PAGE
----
Another Remembrance Day, commemorating the sacrifice of those who died during military conflicts of the past. This monument was erected to honour those who perished at Dieppe, during WWII. It stands in a park in the neighbourhood named for that battle. It features the flags of Canada, Saskatchewan, and Regina, as well as three plaques.
Lest We Forget.
These memorials have been erected in different parts of the city, and commemorate the sacrifices made by the soldiers in the first and second world wars.
This memorial honours Saskatchewan sailors.
The plaque below, to recognize the many war brides that made Canada their home after WWI and WWII.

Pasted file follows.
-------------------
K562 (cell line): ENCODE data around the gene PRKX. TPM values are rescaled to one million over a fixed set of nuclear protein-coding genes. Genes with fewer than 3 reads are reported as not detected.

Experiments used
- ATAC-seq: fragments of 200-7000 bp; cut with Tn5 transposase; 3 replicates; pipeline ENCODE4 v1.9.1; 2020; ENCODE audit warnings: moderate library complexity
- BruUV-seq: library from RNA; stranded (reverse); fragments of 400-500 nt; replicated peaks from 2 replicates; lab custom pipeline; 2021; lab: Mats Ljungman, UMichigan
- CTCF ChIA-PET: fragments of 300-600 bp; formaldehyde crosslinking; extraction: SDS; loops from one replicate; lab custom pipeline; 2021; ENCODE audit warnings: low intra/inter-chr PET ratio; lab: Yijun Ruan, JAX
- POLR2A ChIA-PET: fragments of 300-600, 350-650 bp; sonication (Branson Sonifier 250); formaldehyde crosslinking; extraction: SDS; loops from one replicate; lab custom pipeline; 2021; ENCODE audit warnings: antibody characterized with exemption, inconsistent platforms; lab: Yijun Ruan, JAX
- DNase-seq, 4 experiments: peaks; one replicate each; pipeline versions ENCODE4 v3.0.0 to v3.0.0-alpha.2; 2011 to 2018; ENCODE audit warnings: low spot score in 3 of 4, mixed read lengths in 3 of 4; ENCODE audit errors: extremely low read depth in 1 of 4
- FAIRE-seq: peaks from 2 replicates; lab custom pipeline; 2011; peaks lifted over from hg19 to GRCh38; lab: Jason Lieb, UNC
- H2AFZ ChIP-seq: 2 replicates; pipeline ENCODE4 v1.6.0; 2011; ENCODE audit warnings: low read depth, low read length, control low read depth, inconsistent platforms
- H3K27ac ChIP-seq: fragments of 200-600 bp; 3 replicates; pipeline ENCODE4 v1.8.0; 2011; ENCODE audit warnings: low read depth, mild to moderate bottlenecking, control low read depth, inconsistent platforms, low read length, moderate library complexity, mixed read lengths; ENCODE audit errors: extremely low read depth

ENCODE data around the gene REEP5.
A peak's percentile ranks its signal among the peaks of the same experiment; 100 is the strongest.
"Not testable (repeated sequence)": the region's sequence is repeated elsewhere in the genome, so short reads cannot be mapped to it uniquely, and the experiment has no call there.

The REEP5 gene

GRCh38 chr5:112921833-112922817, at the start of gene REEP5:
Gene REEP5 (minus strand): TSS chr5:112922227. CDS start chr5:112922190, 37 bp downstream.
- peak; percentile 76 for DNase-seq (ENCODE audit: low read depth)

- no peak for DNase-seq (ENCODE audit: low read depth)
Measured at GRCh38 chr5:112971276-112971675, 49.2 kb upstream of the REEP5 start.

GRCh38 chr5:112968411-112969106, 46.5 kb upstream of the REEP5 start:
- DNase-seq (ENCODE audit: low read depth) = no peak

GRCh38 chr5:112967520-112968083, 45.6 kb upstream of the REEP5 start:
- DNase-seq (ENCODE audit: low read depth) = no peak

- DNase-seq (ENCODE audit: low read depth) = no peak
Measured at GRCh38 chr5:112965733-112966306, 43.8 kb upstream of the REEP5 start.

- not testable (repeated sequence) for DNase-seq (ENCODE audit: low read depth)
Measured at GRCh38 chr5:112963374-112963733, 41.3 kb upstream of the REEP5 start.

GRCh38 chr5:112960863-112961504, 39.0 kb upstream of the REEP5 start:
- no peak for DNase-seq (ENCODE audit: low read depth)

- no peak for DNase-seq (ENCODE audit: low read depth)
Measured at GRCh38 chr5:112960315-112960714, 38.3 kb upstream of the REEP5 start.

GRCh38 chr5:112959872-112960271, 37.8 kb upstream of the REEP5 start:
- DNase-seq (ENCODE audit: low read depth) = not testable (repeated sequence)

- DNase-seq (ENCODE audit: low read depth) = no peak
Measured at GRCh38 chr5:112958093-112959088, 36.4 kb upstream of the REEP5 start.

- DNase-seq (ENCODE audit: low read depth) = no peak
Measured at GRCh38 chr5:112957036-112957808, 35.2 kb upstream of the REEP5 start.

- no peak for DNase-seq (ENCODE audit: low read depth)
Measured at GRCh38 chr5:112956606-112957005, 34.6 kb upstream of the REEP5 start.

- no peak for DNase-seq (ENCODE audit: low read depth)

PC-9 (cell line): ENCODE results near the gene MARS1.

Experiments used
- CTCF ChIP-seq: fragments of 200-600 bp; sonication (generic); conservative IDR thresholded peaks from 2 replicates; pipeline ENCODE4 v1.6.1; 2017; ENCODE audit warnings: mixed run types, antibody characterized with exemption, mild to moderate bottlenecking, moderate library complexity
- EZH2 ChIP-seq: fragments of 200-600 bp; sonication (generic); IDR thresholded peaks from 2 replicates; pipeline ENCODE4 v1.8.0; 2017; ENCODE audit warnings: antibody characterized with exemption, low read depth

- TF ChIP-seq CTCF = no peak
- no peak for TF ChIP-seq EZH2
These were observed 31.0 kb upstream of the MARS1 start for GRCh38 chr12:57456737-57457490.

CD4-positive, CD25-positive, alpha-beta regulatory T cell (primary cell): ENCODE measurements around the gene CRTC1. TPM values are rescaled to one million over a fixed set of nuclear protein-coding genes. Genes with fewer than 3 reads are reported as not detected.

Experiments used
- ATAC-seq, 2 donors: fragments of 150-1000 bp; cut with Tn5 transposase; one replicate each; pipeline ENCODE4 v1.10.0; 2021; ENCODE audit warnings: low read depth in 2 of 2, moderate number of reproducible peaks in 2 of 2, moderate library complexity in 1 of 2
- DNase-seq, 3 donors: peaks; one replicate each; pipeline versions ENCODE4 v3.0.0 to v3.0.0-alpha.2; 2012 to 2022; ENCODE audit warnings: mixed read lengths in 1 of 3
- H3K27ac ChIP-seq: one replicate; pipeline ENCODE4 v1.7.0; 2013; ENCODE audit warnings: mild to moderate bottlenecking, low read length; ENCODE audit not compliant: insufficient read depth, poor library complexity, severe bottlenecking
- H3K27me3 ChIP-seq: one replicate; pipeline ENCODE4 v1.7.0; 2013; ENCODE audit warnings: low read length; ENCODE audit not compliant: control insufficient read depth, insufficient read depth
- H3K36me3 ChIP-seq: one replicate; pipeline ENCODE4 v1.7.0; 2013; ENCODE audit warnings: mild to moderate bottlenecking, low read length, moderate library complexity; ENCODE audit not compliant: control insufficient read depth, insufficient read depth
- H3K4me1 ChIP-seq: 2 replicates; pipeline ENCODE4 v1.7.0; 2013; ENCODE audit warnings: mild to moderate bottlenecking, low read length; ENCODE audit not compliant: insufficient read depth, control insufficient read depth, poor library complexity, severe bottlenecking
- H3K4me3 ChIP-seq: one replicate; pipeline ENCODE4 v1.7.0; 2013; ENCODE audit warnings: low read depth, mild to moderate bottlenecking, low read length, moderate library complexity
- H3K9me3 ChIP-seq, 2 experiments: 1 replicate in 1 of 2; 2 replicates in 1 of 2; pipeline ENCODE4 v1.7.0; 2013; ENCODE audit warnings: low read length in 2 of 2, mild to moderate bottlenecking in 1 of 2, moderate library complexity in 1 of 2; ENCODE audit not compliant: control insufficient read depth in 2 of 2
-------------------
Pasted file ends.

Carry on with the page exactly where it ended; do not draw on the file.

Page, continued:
The plaque reads: “The Saskatchewan War Brides Association – This plaque is dedicated to honour the war brides of WWI and WWII who married Canadian servicemen in a theatre of war and were brought to Canada by the Canadian government between 1945 and 1947. Approximately 48,000 brides and 22,000 children came from the British Isles and Western Europe to settle in every province of this great country. Many came to Saskatchewan adding to the rich mosaic of Canadian life on the prairies. Vos Salutams”
LEST WE FORGET
REMEMBRANCE DAY 2018
This is the Field of Honour portion of Regina’s oldest cemetery. Here lie those citizens who died for king and country in times of war.
– The Boer War, World War I, World War II, the Korean conflict –
The monument at the entrance says “In proud and lasting memory of those who rest within – see to it that their names be not forgotten”
The sheer number of headstones is overwhelming, and I feel overwhelmingly grateful for these fallen soldiers.